I think aspiring professionals, amateurs who care about technology and data, and even some golf coaches and trainers would greatly use the GC3. However, if you are specifically looking for club-fitting data and parameters, the GCQuad is likely your better choice with a bit more information and data like lie angle and club face angle at impact, etc.
I didn’t purchase the GC3 myself, so it’s hard for me to say that I feel like it was worth the money. However, if I was putting together a simulator setup and wanted something accurate, fairly priced, and helped to make game improvement a bit easier, the GC3 would be at the top of my list.
Golf Insider verdict
Since practicing with the GC3, I’ve noticed that my understanding and knowledge of my golf game have greatly improved. I can tell you I’ve honestly always been a feel player, but the GC3 is teaching me how to incorporate feel and data to become a better player.
If you can afford the jump up from a $2-3k to launch monitor to the GC3, you will not regret it. The accuracy of the data is another level, this will benefit how you practice and the accuracy of shots when playing golf.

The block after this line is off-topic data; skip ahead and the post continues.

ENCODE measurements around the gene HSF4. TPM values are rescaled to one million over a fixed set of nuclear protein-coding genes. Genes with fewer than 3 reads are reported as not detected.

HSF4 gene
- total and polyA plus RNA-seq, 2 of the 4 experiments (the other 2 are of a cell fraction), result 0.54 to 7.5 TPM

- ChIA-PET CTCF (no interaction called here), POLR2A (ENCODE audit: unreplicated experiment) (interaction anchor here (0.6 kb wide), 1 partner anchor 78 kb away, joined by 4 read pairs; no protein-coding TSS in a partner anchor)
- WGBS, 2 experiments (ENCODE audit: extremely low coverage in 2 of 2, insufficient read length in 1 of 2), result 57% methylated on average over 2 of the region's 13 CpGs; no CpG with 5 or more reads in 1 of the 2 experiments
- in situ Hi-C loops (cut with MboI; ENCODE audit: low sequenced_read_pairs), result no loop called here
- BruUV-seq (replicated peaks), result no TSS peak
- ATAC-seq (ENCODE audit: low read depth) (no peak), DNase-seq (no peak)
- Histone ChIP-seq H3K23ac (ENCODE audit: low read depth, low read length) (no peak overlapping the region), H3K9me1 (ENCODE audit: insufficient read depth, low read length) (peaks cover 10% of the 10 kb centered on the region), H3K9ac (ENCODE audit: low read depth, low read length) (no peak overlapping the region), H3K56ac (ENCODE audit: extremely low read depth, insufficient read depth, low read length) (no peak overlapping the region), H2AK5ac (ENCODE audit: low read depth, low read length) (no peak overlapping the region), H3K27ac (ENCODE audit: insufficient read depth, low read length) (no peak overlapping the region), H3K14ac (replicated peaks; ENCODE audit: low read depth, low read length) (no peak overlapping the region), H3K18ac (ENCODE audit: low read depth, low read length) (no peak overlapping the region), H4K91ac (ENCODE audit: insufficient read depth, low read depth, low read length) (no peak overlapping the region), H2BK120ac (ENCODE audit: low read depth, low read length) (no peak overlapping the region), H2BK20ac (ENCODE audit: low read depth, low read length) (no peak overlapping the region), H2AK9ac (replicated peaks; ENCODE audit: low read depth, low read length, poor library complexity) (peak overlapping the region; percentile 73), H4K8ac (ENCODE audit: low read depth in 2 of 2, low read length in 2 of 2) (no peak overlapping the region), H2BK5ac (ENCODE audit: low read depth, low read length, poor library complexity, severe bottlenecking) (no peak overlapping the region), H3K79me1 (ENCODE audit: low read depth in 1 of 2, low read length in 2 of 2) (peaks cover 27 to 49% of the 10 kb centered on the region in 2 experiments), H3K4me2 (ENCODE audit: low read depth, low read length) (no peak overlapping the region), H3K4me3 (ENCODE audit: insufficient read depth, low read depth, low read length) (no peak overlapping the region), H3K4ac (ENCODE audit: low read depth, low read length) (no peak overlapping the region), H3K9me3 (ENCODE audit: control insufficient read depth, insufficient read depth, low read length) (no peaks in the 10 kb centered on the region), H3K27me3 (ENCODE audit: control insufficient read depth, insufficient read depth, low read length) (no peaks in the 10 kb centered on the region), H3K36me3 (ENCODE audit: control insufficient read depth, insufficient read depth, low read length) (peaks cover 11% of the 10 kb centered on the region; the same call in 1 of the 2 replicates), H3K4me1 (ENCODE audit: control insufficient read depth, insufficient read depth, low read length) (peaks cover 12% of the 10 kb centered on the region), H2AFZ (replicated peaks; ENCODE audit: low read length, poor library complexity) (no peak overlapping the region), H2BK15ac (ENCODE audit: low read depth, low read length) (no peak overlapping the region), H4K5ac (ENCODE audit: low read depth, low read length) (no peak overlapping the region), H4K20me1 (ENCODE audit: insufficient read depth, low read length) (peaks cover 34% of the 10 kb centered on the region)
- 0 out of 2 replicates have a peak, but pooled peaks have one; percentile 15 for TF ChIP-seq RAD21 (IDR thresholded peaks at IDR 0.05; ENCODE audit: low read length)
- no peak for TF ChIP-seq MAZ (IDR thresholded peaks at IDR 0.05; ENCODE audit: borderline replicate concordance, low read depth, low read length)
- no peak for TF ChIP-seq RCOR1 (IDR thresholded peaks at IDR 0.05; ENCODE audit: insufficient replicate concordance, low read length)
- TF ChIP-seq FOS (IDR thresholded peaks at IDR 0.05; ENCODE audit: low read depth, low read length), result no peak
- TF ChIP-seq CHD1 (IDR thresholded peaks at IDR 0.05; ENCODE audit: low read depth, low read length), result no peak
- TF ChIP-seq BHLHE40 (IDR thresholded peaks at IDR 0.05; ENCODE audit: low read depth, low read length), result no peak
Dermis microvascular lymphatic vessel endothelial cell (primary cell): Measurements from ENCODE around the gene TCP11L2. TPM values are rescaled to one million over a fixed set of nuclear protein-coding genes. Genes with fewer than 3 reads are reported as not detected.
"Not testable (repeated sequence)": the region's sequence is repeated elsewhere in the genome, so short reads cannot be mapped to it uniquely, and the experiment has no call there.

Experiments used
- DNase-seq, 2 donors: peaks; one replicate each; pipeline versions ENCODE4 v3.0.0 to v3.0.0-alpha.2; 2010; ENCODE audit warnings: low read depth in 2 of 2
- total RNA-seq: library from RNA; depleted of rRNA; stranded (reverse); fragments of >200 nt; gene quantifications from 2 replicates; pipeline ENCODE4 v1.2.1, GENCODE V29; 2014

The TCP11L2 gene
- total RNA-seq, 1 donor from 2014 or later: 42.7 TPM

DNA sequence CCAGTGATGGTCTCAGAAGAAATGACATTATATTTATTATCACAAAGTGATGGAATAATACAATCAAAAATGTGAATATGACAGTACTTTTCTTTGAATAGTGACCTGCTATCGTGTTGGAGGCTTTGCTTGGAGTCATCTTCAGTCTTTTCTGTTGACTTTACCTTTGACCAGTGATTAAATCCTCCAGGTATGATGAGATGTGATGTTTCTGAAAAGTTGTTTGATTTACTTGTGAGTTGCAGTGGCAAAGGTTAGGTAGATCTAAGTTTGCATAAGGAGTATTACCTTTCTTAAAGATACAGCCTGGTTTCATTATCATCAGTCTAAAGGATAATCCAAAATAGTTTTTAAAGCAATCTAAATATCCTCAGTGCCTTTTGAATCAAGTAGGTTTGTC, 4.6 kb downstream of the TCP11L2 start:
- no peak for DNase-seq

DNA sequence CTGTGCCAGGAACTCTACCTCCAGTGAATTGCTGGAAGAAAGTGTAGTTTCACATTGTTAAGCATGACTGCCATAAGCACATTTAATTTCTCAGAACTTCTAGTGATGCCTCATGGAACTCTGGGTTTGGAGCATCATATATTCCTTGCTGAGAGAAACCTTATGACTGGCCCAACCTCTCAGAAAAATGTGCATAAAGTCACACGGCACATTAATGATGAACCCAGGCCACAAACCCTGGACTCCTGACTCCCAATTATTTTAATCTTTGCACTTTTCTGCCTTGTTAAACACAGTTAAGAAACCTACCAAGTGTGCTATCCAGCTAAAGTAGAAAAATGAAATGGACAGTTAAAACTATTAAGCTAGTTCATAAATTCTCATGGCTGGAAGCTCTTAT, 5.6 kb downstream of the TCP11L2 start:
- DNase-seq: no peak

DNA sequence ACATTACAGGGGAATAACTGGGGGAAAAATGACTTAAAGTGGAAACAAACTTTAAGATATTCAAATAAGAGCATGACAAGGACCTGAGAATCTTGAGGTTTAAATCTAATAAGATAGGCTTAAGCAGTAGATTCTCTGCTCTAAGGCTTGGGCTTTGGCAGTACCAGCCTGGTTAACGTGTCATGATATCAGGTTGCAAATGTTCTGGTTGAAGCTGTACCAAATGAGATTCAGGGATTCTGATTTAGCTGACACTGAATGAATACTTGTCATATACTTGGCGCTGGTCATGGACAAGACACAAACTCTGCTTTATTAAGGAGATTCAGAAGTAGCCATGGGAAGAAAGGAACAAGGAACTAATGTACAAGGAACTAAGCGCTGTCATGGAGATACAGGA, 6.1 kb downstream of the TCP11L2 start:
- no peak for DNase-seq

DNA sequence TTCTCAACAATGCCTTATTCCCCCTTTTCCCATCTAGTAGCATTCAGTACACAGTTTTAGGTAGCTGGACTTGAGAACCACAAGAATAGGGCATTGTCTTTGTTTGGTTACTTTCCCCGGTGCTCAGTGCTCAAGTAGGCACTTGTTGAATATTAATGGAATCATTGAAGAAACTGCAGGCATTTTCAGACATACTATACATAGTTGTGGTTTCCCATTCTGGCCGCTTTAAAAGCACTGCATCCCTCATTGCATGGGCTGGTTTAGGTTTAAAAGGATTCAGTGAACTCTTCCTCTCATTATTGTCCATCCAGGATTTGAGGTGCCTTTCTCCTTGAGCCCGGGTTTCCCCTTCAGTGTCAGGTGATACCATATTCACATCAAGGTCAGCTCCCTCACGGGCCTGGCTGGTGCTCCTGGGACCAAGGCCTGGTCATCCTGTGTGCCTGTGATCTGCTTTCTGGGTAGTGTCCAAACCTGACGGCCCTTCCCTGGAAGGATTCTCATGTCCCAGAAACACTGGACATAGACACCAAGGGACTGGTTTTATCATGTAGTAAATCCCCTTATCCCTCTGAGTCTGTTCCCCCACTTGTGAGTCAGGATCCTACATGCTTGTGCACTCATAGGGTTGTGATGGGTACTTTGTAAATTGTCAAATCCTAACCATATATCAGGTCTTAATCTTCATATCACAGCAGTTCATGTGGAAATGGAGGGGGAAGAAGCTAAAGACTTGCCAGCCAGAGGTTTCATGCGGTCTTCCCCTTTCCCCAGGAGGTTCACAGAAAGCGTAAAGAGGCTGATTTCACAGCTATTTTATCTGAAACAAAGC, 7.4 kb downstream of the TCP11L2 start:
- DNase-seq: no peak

If you are looking more for fun and just want to play some indoor golf, maybe save some cash and opt for a cheaper launch monitor.
Finally, the one big thing missing from the GC3 compared to the GC Quad and TrackMan is club face data. For most, this won’t be a big issue, but for those really wanting to dial in their swing mechanics, or using this for coaching and club fitting this is a big loss. I’ll leave it up to you to decide if it’s worth doubling your spend to get this with a GCQuad or TrackMan 4.
Frequently asked questions
Below are some frequently asked questions when considering buying the Foresight GC3 and similar launch monitors.
Is GC3 launch monitor worth it?
For golfers wanting really accurate data for practice and play the GC3 is the best value launch monitor out there. If you want more of a fun golf simulator set up you can probably save some money and opt for the SkyTrak or FlightScope Mevo Plus.
Can you putt with GC3?
Yes you can putt with the GC3 launch monitor and get the same data that you would for long game shots.
What is the difference between Foresight GC quad and GC3?
The main difference between these two is that the quad has four cameras and the GC3 only has three cameras. The main difference in performance is that the GC3 cannot track club face data, whereas the GCQuad can.
Does GC3 need dots?
The GC3 does need dots if you would like accurate club head data. However, for ball data and using the GC3 for golf simulator use you will not need to apply dots.
Does GC3 measure face angle?
The GC3 does not measure club face angle, this is the biggest drawback of the GC3 when compared to the GCQuad and TrackMan 4.